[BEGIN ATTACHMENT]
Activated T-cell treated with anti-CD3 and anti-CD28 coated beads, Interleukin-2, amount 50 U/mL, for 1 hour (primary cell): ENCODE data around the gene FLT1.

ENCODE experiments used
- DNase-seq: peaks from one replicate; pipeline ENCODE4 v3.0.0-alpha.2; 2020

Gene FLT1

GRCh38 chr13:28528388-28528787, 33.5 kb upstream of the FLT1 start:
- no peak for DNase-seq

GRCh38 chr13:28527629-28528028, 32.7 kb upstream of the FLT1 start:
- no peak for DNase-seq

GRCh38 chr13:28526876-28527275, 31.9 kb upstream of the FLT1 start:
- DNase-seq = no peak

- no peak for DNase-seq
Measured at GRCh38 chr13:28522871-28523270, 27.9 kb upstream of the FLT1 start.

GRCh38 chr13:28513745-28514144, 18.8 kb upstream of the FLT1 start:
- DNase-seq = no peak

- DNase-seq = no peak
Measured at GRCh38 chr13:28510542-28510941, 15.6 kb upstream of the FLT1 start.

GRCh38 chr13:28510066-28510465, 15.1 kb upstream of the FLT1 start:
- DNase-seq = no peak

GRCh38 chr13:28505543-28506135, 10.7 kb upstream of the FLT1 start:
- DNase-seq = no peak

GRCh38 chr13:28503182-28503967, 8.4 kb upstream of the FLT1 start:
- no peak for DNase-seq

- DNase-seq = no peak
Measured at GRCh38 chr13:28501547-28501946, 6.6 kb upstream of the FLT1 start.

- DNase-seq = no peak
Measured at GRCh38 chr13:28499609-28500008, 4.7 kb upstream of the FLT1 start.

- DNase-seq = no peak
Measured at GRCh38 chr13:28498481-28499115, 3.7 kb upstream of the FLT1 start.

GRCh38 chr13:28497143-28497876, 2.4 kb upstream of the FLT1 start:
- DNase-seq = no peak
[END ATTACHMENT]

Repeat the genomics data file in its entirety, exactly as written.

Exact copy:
Activated T-cell treated with anti-CD3 and anti-CD28 coated beads, Interleukin-2, amount 50 U/mL, for 1 hour (primary cell): ENCODE data around the gene FLT1.

ENCODE experiments used
- DNase-seq: peaks from one replicate; pipeline ENCODE4 v3.0.0-alpha.2; 2020

Gene FLT1

GRCh38 chr13:28528388-28528787, 33.5 kb upstream of the FLT1 start:
- no peak for DNase-seq

GRCh38 chr13:28527629-28528028, 32.7 kb upstream of the FLT1 start:
- no peak for DNase-seq

GRCh38 chr13:28526876-28527275, 31.9 kb upstream of the FLT1 start:
- DNase-seq = no peak

- no peak for DNase-seq
Measured at GRCh38 chr13:28522871-28523270, 27.9 kb upstream of the FLT1 start.

GRCh38 chr13:28513745-28514144, 18.8 kb upstream of the FLT1 start:
- DNase-seq = no peak

- DNase-seq = no peak
Measured at GRCh38 chr13:28510542-28510941, 15.6 kb upstream of the FLT1 start.

GRCh38 chr13:28510066-28510465, 15.1 kb upstream of the FLT1 start:
- DNase-seq = no peak

GRCh38 chr13:28505543-28506135, 10.7 kb upstream of the FLT1 start:
- DNase-seq = no peak

GRCh38 chr13:28503182-28503967, 8.4 kb upstream of the FLT1 start:
- no peak for DNase-seq

- DNase-seq = no peak
Measured at GRCh38 chr13:28501547-28501946, 6.6 kb upstream of the FLT1 start.

- DNase-seq = no peak
Measured at GRCh38 chr13:28499609-28500008, 4.7 kb upstream of the FLT1 start.

- DNase-seq = no peak
Measured at GRCh38 chr13:28498481-28499115, 3.7 kb upstream of the FLT1 start.

GRCh38 chr13:28497143-28497876, 2.4 kb upstream of the FLT1 start:
- DNase-seq = no peak